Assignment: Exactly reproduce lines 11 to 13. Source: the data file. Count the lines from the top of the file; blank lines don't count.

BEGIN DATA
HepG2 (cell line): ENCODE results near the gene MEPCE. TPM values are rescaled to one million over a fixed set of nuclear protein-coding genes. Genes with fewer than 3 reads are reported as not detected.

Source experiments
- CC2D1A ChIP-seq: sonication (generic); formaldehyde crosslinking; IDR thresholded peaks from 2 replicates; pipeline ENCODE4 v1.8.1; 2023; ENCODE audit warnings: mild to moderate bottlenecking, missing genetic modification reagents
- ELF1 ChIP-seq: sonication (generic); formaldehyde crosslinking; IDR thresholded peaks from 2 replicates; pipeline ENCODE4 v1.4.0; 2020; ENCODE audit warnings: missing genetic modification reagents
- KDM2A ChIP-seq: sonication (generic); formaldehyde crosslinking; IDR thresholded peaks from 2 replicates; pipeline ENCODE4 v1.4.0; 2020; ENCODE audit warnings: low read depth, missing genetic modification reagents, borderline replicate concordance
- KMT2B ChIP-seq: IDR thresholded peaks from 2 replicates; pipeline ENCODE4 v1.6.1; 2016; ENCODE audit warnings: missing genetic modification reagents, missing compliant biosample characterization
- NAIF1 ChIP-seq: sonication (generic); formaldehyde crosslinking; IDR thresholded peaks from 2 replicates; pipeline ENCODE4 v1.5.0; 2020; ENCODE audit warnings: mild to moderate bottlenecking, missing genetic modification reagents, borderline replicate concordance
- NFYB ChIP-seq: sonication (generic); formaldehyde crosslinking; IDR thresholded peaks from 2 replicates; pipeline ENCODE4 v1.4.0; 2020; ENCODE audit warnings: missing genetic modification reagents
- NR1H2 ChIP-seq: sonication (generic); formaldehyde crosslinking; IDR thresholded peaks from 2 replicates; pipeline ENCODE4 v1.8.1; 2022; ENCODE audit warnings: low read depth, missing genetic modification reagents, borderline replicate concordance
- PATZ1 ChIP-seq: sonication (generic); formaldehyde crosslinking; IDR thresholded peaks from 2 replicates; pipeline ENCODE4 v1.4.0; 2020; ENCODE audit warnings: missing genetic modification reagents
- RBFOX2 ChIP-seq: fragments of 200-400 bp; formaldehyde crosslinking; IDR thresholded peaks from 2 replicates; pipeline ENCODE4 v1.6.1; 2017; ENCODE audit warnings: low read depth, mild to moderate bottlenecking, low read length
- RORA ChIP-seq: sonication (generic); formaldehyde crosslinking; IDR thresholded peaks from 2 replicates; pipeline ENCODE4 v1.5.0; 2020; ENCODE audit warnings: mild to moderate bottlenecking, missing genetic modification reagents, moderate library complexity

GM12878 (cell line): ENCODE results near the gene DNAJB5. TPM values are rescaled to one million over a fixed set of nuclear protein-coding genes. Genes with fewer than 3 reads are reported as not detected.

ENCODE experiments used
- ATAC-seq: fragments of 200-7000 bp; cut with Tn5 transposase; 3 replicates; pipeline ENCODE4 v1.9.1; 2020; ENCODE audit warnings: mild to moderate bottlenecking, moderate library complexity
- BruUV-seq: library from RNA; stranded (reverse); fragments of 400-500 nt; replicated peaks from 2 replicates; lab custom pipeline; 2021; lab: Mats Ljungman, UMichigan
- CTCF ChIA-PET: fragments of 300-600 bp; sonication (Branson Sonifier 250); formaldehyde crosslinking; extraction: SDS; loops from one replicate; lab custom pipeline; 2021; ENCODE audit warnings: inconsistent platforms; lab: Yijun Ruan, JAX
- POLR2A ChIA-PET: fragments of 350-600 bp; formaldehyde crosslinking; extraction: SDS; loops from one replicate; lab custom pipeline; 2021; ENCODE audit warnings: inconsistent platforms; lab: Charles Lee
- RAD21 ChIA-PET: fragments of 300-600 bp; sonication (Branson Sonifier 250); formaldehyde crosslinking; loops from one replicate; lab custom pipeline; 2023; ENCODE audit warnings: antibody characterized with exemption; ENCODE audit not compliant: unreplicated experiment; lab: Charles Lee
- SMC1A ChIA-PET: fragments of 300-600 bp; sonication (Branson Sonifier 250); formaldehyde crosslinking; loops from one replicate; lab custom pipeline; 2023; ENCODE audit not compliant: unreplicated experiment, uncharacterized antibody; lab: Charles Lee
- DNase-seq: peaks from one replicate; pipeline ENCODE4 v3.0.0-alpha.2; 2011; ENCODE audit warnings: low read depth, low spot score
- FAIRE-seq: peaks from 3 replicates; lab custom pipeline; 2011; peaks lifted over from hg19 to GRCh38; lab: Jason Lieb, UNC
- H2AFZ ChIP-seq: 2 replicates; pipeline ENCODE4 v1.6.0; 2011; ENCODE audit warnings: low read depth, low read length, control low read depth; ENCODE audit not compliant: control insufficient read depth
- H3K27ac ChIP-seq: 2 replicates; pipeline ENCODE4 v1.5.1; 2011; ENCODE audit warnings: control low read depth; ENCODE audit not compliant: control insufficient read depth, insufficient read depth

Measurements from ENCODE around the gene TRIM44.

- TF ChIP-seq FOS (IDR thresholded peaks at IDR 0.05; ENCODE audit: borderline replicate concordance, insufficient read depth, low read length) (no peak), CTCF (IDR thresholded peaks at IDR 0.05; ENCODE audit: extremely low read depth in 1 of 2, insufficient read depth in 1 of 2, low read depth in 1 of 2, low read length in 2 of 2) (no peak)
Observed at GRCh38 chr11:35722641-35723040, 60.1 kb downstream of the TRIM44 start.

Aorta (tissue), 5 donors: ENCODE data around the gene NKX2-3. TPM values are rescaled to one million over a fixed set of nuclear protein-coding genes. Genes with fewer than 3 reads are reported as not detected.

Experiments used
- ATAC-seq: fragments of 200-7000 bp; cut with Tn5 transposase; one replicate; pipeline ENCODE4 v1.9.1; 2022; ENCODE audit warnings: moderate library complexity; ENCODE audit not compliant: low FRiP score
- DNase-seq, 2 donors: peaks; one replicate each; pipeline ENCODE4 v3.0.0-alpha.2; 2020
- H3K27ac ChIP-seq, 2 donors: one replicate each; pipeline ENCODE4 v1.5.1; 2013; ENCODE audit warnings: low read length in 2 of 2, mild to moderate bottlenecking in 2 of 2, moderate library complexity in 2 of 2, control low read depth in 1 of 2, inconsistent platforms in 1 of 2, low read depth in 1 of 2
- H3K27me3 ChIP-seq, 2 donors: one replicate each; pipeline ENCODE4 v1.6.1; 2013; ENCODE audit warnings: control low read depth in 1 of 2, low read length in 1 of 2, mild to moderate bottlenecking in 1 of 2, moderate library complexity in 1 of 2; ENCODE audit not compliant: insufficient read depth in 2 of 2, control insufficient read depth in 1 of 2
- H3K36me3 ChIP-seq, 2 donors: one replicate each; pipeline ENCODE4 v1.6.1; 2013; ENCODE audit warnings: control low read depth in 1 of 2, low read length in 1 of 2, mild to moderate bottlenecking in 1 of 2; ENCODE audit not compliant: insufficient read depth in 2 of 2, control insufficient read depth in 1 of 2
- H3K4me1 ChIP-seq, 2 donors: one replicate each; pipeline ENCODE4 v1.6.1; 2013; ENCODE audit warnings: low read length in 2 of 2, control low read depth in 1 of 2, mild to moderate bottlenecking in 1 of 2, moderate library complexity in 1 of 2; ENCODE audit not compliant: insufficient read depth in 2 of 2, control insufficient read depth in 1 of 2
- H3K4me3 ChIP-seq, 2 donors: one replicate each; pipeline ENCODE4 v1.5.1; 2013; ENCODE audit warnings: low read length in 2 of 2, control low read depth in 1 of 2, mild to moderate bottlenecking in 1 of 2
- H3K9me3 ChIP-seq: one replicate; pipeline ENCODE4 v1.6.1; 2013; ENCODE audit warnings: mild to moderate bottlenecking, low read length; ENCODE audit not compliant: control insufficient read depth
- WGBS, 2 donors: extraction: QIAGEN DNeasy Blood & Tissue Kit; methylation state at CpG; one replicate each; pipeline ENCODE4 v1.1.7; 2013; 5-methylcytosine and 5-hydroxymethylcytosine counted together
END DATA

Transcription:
- RBFOX2 ChIP-seq: fragments of 200-400 bp; formaldehyde crosslinking; IDR thresholded peaks from 2 replicates; pipeline ENCODE4 v1.6.1; 2017; ENCODE audit warnings: low read depth, mild to moderate bottlenecking, low read length
- RORA ChIP-seq: sonication (generic); formaldehyde crosslinking; IDR thresholded peaks from 2 replicates; pipeline ENCODE4 v1.5.0; 2020; ENCODE audit warnings: mild to moderate bottlenecking, missing genetic modification reagents, moderate library complexity

GM12878 (cell line): ENCODE results near the gene DNAJB5. TPM values are rescaled to one million over a fixed set of nuclear protein-coding genes. Genes with fewer than 3 reads are reported as not detected.